At some point in time, it may be necessary for an Ohio business to hire another company to perform tasks for the business. In some cases, this may be a short-term assignment that is handled by a simple phone call and payment for work completed. In other cases, it may be a more involved assignment, and the companies enter into a contract stating what will be done and how much will be paid for the services rendered. When this happens, it is assumed that both parties will live up to the terms of the contract; otherwise, they risk a breach of contract dispute.

In 2009, a grocery store chain hired another company to work on reducing its tax obligation. The contract indicated that the company would receive 25 percent compensation for tax savings it was able to secure. In 2012, the grocery store chain was informed that it owed $4.6 million in taxes. After review by a state auditor, this number was adjusted to $2.15 million. Later, state officials reviewing the matter discovered a mathematical error which further reduced the amount owed to a little over $1 million.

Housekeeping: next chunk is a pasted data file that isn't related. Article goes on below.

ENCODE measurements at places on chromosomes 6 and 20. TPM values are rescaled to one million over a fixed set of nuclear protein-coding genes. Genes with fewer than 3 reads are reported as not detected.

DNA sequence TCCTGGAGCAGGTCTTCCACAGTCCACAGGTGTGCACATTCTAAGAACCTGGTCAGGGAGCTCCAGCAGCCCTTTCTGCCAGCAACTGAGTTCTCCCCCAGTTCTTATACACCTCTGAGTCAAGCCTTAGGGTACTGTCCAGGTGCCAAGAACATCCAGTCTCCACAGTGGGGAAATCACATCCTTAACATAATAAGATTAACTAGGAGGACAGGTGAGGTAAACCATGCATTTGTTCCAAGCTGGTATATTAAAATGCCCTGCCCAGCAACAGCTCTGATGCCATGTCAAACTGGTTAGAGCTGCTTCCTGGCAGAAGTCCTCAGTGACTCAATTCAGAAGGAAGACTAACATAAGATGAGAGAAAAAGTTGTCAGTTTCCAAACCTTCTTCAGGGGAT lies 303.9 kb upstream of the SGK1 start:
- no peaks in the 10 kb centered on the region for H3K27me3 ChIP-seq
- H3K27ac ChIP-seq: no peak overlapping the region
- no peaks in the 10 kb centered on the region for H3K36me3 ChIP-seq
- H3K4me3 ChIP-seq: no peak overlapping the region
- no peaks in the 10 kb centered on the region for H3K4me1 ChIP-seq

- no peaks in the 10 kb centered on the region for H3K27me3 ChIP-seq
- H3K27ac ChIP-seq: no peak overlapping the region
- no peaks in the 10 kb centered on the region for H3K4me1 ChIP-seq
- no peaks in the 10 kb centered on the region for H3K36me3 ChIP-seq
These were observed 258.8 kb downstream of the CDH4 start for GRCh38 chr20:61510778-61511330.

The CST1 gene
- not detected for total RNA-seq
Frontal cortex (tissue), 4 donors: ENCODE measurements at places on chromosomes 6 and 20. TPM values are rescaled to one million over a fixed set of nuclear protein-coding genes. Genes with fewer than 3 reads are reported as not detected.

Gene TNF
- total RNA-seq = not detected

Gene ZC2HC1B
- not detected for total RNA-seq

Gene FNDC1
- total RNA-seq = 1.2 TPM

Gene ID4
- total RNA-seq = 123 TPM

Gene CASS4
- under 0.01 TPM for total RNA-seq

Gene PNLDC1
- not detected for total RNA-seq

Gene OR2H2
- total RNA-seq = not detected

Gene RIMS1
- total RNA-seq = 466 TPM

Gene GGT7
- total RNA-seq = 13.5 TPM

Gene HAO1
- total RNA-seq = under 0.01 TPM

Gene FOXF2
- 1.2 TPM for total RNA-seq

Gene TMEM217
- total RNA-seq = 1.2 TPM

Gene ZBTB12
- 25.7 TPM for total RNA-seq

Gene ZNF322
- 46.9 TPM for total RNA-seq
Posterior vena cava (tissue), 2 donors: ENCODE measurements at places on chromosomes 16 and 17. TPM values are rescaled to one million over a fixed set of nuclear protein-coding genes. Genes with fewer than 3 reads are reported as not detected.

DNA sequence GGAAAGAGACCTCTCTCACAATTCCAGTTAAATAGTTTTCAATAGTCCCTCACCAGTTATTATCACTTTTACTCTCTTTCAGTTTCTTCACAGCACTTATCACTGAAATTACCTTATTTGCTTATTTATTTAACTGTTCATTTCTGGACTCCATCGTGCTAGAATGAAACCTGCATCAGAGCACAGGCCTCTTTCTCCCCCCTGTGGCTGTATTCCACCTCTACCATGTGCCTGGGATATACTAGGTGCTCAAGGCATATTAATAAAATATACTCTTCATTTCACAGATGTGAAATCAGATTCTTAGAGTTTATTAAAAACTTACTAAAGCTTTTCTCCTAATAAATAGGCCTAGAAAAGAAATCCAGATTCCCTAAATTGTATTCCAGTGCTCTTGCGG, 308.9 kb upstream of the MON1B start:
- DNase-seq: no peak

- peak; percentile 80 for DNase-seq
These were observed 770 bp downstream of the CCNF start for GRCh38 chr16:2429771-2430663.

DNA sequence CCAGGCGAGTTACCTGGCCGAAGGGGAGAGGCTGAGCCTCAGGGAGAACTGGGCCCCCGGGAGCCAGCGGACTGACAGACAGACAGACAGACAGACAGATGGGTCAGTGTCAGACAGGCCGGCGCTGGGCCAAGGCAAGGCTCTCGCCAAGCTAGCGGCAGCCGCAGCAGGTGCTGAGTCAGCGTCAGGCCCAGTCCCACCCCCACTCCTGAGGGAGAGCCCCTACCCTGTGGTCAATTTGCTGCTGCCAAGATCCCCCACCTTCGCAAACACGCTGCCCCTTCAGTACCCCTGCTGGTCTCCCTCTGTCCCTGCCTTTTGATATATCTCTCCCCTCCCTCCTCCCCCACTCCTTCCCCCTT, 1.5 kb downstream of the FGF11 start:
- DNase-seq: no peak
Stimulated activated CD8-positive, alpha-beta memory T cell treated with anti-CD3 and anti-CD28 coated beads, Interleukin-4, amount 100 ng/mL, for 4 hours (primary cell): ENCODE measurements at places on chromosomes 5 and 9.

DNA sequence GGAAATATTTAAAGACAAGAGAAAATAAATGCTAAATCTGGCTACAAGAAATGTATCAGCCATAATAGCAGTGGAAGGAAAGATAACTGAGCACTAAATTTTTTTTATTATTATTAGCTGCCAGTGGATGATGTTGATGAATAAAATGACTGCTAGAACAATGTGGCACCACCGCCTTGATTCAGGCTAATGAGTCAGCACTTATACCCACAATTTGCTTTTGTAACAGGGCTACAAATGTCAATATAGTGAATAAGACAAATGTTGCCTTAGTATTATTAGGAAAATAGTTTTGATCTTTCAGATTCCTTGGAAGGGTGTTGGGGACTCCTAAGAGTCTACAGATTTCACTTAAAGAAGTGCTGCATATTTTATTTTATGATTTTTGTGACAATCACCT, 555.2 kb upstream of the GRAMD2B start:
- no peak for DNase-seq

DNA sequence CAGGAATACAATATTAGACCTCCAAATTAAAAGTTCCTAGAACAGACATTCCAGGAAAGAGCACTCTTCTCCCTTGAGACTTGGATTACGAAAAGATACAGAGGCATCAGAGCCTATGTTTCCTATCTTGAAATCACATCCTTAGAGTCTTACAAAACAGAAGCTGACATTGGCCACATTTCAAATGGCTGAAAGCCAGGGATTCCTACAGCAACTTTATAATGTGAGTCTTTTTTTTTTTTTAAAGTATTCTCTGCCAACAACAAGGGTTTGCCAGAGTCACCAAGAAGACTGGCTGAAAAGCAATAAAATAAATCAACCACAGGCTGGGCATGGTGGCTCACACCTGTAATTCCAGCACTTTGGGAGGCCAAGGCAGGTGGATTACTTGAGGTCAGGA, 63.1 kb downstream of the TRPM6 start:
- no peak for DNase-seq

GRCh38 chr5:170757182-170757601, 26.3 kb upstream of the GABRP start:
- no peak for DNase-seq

The company hired to work on reducing the tax bill claimed that the grocery store chain owed them $1.37 million as a result of the tax savings. The grocery store chain disputed the bill, stating that the company was not the one who discovered the errors. The matter went before a jury and the amount owed to the company was reduced to approximately $350,000.

Ohio businesses often enter into contracts in an effort to specifically state the expected services to be provided and identify exactly how and what payment will be rendered. By working with a carefully constructed contract, the likelihood of a breach of contract is minimized. Experienced legal counsel can assist by writing and reviewing such contracts.